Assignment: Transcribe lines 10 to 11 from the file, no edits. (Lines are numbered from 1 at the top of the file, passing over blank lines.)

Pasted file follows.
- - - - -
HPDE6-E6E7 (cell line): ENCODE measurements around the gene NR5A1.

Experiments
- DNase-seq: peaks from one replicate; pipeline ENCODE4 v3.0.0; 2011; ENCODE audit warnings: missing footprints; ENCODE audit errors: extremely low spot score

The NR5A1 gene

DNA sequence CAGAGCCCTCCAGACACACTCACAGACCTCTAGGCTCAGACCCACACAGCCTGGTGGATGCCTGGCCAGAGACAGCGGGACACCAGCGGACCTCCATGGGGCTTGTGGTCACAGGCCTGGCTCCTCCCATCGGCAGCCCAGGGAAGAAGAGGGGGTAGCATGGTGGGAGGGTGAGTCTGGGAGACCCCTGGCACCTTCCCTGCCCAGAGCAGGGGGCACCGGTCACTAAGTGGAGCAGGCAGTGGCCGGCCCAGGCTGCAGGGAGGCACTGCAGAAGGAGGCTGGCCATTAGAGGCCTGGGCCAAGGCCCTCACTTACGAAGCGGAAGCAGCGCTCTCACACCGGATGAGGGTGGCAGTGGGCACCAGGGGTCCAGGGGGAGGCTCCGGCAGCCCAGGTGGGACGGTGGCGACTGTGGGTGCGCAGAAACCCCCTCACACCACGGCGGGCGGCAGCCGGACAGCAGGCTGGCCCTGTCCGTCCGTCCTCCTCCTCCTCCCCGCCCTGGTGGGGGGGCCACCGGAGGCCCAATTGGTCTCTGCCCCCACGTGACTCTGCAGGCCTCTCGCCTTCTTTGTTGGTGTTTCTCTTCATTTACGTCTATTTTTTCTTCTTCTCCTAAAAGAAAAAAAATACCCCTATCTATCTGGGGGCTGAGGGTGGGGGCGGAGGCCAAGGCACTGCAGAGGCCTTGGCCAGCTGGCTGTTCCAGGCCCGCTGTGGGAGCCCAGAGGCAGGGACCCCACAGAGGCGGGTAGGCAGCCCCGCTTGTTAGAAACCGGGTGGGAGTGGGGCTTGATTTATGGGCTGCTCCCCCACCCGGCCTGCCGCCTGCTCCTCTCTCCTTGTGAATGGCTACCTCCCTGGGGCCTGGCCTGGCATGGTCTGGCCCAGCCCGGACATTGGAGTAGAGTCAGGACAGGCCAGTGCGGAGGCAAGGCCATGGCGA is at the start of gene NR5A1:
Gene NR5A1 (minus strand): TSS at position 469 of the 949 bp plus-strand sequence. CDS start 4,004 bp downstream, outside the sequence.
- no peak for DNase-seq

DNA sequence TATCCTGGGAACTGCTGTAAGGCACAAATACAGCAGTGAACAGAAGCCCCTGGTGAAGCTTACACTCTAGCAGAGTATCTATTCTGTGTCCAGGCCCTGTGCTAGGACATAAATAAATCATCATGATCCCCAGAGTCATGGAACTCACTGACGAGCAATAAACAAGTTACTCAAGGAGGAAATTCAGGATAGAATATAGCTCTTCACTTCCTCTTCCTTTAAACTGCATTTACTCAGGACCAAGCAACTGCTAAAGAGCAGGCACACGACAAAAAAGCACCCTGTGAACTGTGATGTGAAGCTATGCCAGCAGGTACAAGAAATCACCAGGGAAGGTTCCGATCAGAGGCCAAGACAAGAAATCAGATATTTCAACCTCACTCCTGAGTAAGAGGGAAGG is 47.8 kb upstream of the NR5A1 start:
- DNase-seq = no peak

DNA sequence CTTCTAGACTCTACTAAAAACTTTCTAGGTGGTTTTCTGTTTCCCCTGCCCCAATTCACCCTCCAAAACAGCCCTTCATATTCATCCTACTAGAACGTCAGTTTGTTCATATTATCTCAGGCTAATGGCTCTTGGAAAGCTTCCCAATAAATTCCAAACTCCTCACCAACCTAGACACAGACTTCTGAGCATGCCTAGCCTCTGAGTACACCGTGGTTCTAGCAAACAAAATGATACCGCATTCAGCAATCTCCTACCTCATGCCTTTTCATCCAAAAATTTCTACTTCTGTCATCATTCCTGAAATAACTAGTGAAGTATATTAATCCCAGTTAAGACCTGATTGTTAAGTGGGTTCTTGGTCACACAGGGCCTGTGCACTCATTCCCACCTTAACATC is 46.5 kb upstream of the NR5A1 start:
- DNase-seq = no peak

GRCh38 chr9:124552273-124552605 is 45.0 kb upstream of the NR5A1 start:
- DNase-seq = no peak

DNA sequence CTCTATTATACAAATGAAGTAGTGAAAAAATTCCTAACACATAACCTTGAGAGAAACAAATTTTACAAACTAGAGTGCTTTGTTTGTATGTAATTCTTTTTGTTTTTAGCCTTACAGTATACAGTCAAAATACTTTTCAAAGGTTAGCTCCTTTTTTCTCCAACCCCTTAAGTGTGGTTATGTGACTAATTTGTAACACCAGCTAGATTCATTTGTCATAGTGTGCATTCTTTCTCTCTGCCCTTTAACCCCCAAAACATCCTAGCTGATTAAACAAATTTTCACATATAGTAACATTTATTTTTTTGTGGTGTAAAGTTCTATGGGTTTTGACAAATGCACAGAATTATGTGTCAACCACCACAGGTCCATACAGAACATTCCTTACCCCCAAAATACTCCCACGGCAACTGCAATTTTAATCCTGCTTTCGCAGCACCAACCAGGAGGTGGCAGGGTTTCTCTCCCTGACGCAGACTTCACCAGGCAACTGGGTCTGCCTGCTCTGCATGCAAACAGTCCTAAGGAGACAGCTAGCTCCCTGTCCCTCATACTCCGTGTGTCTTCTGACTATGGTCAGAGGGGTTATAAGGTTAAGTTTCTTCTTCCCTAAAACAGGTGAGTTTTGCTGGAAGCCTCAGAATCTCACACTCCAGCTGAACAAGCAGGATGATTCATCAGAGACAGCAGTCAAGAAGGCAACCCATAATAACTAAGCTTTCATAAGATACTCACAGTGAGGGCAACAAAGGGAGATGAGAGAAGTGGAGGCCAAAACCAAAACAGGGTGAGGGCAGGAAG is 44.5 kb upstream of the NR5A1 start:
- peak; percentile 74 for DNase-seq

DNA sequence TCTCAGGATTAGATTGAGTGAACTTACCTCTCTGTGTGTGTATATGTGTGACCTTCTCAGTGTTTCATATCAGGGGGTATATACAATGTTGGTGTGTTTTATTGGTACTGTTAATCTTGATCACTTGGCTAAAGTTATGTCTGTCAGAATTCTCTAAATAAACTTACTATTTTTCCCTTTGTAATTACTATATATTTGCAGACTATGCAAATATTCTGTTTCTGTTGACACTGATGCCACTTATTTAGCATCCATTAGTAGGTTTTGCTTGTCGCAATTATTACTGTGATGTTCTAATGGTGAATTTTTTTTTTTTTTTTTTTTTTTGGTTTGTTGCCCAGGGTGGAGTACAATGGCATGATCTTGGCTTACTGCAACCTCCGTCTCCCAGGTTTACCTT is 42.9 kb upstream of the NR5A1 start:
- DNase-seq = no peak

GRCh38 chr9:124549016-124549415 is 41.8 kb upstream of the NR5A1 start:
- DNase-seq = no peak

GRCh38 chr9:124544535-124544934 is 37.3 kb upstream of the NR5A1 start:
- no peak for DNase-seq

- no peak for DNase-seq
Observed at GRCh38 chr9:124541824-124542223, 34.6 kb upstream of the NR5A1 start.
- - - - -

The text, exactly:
DNA sequence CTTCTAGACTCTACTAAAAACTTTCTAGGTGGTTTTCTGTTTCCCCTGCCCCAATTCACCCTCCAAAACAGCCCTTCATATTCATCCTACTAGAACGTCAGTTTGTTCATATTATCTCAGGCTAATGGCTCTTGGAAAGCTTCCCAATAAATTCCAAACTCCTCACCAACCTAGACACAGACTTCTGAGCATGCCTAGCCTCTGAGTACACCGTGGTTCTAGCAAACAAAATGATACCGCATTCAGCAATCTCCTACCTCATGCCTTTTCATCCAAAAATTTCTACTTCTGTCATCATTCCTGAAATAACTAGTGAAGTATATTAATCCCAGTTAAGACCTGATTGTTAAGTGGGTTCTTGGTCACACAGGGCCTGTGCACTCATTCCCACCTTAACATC is 46.5 kb upstream of the NR5A1 start:
- DNase-seq = no peak